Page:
Advocates for less intensive medicine have been too timid about all this. They often come across as bean counters, while the try-anything crowd occupies the moral high ground. The reality, though, is that unnecessary care causes a lot of pain and even death. Dr. Berwick, who made his reputation campaigning against medical errors, is a promising (if much belated) selection for precisely this reason.
Can we solve the entire problem of rising health costs by getting rid of needless care? Probably not. But the money involved is not trivial, and it’s the obvious place to start.
• Learning to say no more often will be a three-step process, and if the new agencies created by the health act are run well, they can help with all three.
The first is learning more about when treatments work and when they don’t. “All too often,” the Institute of Medicine reports, the data is “incomplete or unavailable.” As a result, more than half of treatments lack clear evidence of effectiveness, the institute found. It says the most promising areas for research include prostate cancer, inflammatory diseases, back pain, hyperactivity, and CT scans vs. M.R.I.’s for cancer diagnosis.
As part of the health act, a Patient Centered Health Research group will have an annual budget of $600 million. Relative to total health spending, that’s a paltry sum. But it’s real money relative to what’s now being spent on such research.
The second step — and maybe the most underappreciated one — is to give patients the available facts about treatments. Amazingly, this often does not happen. “People are pretty woefully undereducated about fateful medical decisions,” says Dr. Michael Barry of the Massachusetts General Hospital, an advocate for sharing more with patients.
Dale Collins Vidal, a reconstructive breast surgeon at the Dartmouth-Hitchcock Medical Center, told me a story about a patient’s husband who asked to sit in on the medical team’s discussion of his wife’s case. The doctors said no, because they were uncomfortable with him knowing about the uncertainty surrounding the case. “The paternalism is a little more kind-hearted than it was in the past,” Dr. Vidal says, “but it’s still paternalism.”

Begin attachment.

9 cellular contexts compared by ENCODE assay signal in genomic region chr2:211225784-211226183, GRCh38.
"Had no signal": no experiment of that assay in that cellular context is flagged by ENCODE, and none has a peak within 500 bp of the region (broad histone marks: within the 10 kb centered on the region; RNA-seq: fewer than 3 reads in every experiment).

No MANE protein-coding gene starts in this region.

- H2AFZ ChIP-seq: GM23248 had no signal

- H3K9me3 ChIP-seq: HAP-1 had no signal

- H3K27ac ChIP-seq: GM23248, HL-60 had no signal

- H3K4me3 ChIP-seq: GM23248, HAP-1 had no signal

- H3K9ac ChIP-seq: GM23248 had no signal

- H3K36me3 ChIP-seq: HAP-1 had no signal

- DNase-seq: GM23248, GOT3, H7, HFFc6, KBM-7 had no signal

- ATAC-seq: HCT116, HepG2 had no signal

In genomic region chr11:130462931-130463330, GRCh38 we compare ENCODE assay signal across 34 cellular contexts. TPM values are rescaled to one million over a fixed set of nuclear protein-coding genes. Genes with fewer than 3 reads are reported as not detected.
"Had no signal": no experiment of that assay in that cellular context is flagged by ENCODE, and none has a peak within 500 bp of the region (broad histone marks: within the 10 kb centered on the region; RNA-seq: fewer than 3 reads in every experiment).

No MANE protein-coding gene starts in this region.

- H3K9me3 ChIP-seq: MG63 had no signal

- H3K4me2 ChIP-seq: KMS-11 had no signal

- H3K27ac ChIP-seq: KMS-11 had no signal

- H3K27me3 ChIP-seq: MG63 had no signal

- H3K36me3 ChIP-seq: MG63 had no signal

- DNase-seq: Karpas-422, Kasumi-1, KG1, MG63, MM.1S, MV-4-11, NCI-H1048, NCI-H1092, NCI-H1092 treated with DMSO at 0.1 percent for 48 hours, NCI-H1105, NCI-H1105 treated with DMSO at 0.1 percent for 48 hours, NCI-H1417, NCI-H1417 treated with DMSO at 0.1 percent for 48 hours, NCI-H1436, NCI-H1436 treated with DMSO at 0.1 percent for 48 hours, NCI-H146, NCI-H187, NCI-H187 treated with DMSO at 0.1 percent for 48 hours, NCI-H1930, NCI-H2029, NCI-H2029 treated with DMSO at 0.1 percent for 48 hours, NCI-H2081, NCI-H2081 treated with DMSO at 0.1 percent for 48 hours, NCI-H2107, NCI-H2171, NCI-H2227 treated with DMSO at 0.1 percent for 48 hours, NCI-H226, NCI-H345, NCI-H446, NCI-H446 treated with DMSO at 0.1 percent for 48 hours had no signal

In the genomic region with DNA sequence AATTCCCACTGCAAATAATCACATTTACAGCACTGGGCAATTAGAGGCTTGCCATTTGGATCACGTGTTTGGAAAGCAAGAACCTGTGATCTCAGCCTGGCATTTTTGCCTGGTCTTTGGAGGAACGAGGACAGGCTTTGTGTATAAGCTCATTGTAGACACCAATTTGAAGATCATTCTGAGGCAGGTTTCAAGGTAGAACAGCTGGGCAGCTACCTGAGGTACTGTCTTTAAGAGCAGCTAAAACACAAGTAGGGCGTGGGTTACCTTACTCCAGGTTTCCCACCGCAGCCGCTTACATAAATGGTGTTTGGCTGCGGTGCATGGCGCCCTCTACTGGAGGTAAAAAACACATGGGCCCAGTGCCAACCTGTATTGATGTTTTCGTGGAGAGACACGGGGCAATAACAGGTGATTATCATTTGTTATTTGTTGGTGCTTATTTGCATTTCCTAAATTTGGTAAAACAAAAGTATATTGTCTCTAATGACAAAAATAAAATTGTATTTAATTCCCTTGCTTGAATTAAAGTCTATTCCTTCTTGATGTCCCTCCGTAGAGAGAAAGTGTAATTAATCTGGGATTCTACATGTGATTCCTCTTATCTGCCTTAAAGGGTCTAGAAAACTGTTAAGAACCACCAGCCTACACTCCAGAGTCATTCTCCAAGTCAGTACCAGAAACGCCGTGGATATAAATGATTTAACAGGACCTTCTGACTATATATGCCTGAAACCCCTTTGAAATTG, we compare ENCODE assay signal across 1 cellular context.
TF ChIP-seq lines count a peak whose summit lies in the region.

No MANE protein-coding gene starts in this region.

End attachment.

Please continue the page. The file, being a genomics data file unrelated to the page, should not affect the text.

When patients are given information about potential benefits and risks, they seem to choose less invasive care, on average, than doctors do, according to early studies. Some people, of course, decide that aggressive care is right for them — like the cancer patient (and palliative care doctor) profiled in this newspaper a few days ago. They are willing to accept the risks and side effects that come with treatment. Many people, however, go the other way once they understand the trade-offs.
They decide the risk of incontinence and impotence isn’t worth the marginal chance of preventing prostate cancer. Or they choose cardiac drugs and lifestyle changes over stenting. Or they opt to skip the prenatal test to determine if their baby has Down syndrome. Or, in the toughest situation of all, they decide to leave an intensive care unit and enter a hospice.
The health act requires Medicare and other agencies to help hospitals and doctors give patients more information — which is practically a no-lose proposition. In the course of receiving more control and more choice, two distinctly American values, patients will probably help hold down costs.
The final step is the bluntest. It involves changing the economics of medicine, to reward better care rather than simply more care. Health reform doesn’t go nearly far enough on this score, but it is a start.
The tax subsidies for health insurance will shrink, which should help people realize medical care is not free. And doctors who provide good, less expensive care won’t be financially punished as often as they now are.
None of these steps will allow us to avoid the wrenching debates that are an inevitable part of health policy. Eventually, we may well have to decide against paying for expensive treatments with only modest benefits. But given how difficult that would be for this country, it makes sense to start with the easier situations — the ones in which “no” really is the best answer for patients.
“In the United States, I don’t know that we’re ever going to get to a point where we limit health care spending,” as Dr. Vidal says. “But maybe we could get patients to the same place on their own.”